Movie Project #49: Metropolis [1927]

Due to the surprising success of my initial Movies Project, I decided to do a part two for 2012. This time around I put a greater emphasis on directors I am not familiar with, but I also tried to compile a mix of different genres and eras. This will be an ongoing project with the finish date being sometime this year.

Metropolis [1927]

Metropolis [1927]
Director: Fritz Lang
Writers: Thea von Harbou, Fritz Lang
Genre: Drama/Sci-Fi
Starring: Brigitte Helm, Alfred Abel and Gustav Fröhlich
Running Time: 153 minutes (restored version)

It’s hard to believe Metropolis is nearly 90 years old. One of the earliest science fiction films, Metropolis has been wildly influential over the years, and it feels well ahead of its time. Modern dystopian favorites such as Blade Runner and Dark City owe a great deal to Fritz Lang’s film, one of cinema’s most impressive achievements.

Set in the year 2026, Metropolis takes place in a hand-crafted dystopian city that has been divided into two sections. The lower, working class live underground, while the wealthy upper class are rewarded with luxurious skyscrapers and endless entertainment above. The two sides typically have no interaction with each other, but that all changes when a teacher (Brigitte Helm) from the subterranean city brings a group of children to the rich gardens above.

Metropolis [1927]

The woman, Maria, and the children are quickly escorted off the premises, but not before Freder (Gustav Fröhlich) takes notice. Freder, the son of the city’s dictator, Joh Fredersen (Alfred Abel), instantly becomes entranced by both the beauty of the woman and the fact that there is a city of slave-workers down below. He makes it his goal to find this woman and learn about a world he knows nothing about.

Freder quickly becomes empathetic toward the workers’ plight, and he attempts to become a sort of mediator between the two classes. This takes an ugly turn, however, when a mad scientist, Rotwang (Rudolf Klein-Rogge), is contacted by Joh to learn more about the rumblings of a possible mutiny by the workers. Rotwang has developed a man-machine in which he can mold into a clone of any living person. When he chooses to make a robot version of Maria, all hell breaks loose.

Metropolis [1927]

While the struggle between the different classes may feel familiar, what makes Metropolis really stand out are its impressive visuals. Eugene Schuefftan’s special effects are nothing short of remarkable, and the city itself looks absolutely stunning. Inspired by Fritz Lang’s first visit to New York, the skyscrapers are monstrous with an alluring futuristic design. All sorts of transportation are found in the city — long highways rise to great heights while airplanes buzz past — and the underground is a working hell.

There are many versions of Metropolis floating around, but thankfully an almost complete edition of Lang’s original vision resurfaced in 2010. This is the version I saw, and it can be found on Netflix Instant in its proper form. It’s easy to see why certain bits may have been cut, but overall this extended version is a wholly engrossing film that holds up very well today. A must see for any sci-fi fan or film aficionado.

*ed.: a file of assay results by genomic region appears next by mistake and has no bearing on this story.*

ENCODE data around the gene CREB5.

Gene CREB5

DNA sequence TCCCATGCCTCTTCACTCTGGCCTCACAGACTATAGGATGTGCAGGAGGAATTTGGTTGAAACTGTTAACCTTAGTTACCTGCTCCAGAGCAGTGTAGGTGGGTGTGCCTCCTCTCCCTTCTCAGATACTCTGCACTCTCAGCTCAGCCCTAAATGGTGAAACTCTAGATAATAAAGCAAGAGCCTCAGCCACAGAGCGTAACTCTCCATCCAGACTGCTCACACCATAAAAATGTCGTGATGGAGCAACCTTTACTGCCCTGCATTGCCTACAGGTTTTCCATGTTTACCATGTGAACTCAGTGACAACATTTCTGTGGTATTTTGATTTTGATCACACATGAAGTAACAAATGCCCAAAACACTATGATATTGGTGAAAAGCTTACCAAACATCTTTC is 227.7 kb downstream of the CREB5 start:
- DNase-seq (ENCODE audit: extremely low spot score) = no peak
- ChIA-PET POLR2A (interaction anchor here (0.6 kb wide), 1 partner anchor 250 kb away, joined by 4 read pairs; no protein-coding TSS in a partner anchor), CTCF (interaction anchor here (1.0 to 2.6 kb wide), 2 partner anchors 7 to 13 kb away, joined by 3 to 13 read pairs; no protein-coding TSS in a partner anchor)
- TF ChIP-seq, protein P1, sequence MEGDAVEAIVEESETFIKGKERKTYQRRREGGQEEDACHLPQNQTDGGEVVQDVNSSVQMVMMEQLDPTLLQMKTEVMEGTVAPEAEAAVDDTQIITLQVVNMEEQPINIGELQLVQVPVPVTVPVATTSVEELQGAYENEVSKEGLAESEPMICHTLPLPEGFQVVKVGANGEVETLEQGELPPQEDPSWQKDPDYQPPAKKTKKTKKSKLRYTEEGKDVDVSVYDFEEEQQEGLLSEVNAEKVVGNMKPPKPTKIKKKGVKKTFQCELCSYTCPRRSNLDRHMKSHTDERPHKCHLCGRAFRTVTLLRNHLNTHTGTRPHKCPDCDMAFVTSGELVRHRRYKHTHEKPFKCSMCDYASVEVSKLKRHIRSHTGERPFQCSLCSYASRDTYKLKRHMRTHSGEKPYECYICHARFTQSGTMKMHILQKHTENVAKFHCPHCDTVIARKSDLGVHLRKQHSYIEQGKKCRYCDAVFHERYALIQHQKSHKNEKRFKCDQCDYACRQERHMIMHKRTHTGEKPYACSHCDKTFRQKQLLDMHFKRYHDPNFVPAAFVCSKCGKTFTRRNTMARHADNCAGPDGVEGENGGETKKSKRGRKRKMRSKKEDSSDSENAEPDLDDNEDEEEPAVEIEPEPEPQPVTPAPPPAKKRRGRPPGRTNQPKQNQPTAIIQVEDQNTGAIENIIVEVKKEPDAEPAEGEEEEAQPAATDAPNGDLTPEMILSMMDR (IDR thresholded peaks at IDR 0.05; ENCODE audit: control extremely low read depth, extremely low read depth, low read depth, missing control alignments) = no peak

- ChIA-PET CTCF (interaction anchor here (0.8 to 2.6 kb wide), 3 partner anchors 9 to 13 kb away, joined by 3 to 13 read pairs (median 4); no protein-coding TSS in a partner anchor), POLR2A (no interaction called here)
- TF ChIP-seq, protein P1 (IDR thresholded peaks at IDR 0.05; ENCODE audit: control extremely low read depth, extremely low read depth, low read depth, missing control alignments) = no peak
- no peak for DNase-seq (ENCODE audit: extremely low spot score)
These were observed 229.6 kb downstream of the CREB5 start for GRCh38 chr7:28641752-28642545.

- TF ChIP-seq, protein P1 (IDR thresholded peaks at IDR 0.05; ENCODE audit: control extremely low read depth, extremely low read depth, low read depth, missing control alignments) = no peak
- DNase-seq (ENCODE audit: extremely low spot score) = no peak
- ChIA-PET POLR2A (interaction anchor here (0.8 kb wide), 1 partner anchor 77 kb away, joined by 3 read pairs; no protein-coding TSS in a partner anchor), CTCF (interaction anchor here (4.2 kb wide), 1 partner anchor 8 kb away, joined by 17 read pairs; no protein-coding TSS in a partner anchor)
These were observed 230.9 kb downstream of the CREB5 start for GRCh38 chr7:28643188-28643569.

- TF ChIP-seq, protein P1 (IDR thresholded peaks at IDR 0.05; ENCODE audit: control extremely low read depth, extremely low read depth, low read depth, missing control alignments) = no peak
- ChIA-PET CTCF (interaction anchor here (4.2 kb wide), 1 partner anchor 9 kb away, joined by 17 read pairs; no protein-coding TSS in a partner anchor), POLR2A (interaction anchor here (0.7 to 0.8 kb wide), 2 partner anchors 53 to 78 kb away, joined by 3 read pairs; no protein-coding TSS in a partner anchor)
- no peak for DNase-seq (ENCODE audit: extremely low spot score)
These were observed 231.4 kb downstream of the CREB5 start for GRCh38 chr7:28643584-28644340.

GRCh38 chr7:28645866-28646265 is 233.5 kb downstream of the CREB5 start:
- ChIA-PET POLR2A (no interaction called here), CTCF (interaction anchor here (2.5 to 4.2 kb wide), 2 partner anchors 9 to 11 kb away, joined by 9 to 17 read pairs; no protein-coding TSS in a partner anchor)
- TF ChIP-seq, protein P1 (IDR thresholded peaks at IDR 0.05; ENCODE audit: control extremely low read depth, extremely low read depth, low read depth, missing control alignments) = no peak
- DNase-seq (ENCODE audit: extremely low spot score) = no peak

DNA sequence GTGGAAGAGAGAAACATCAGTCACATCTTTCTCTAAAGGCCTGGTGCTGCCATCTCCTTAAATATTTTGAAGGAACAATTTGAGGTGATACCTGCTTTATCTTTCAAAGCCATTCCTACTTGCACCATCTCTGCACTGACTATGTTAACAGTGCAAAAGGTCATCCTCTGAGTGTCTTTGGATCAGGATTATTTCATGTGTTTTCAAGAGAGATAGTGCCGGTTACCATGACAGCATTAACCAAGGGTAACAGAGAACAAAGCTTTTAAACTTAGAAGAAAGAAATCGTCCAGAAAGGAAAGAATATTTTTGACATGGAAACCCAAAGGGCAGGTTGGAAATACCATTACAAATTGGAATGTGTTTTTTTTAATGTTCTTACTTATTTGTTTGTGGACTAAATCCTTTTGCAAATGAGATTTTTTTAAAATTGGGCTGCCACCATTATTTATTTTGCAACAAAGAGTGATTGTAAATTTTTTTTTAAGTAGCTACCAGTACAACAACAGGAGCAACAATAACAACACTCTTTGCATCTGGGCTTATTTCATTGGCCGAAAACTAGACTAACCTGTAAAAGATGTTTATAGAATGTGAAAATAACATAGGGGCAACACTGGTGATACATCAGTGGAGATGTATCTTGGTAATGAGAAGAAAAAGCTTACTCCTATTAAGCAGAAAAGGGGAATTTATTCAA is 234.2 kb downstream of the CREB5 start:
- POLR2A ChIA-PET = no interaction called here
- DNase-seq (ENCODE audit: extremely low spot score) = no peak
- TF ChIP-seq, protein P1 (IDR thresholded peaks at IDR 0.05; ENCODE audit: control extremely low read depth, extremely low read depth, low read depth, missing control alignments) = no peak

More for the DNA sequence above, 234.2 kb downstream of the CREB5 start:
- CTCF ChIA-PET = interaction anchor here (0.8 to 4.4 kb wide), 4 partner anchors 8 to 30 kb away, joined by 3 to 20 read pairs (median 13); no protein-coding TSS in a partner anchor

9/10

Movie Project #3: M [1931]

Due to the overwhelming success of my initial Movies Project, I decided to do a second round for 2012. This time around I put a greater emphasis on directors I am not familiar with, but I also tried to compile a mix of different genres and eras. This will be an ongoing project with the finish date being sometime this year.

M [1931]

M [1931]
Director: Fritz Lang
Genre: Film Noir/Thriller
Starring: Peter Lorre, Ellen Widmann and Inge Landgut
Runtime: 117 minutes

I will never hear “In the Hall of the Mountain King” the same way again.

For my first Fritz Lang film, I opted to see M. For some reason, I was under the assumption that this was a silent film, so I was mildly surprised when I heard children speaking in the opening scene. It didn’t take long for me to get hooked into the movie.

Set in 1930s Berlin, M tells the story of a child murderer and those who are searching for him. The killer is Hans Beckert (Lorre), a portly man who lures children by buying them balloons and other small gifts. After several children disappear and are thought to be murdered, the police begin frantically searching for clues. Fingerprinting, handwriting analysis, underground raids, vast location searches — they are doing everything they can to put an end to the killings. This is bad news for the criminal underworld, as their frequent raids are putting a major hit on their business. In an effort to get the police off their backs, the big time crime bosses pool their resources and decide to eliminate the murderer on their own.

M [1931]

Much of the movie follows the efforts of both the police and the criminals as they pursue Beckert. In fact, despite being the central figure of the movie, Beckert doesn’t really get that much screen time. We see his shadow and we hear his whistling of “In the Hall of the Mountain King”, but we don’t see him that often, at least not in the first half of the movie.

When the killer is shown, however, Peter Lorre makes the most of his screen time. Beckert is played as creepy, a real disgusting shell of a man who claims to have no control over his actions. He really is a disturbing fellow, and Lorre portrays this perfectly.

M feels well ahead of its time. The subject matter is very heavy, and everything about the film just has a dark, grungy feel to it. This isn’t the type of film I would expect to come out in the 1930s, regardless of its location. A haunting film that is constantly engaging, I don’t think I could have asked for a better introduction to Fritz Lang. I can’t wait to see more of his work.

9/10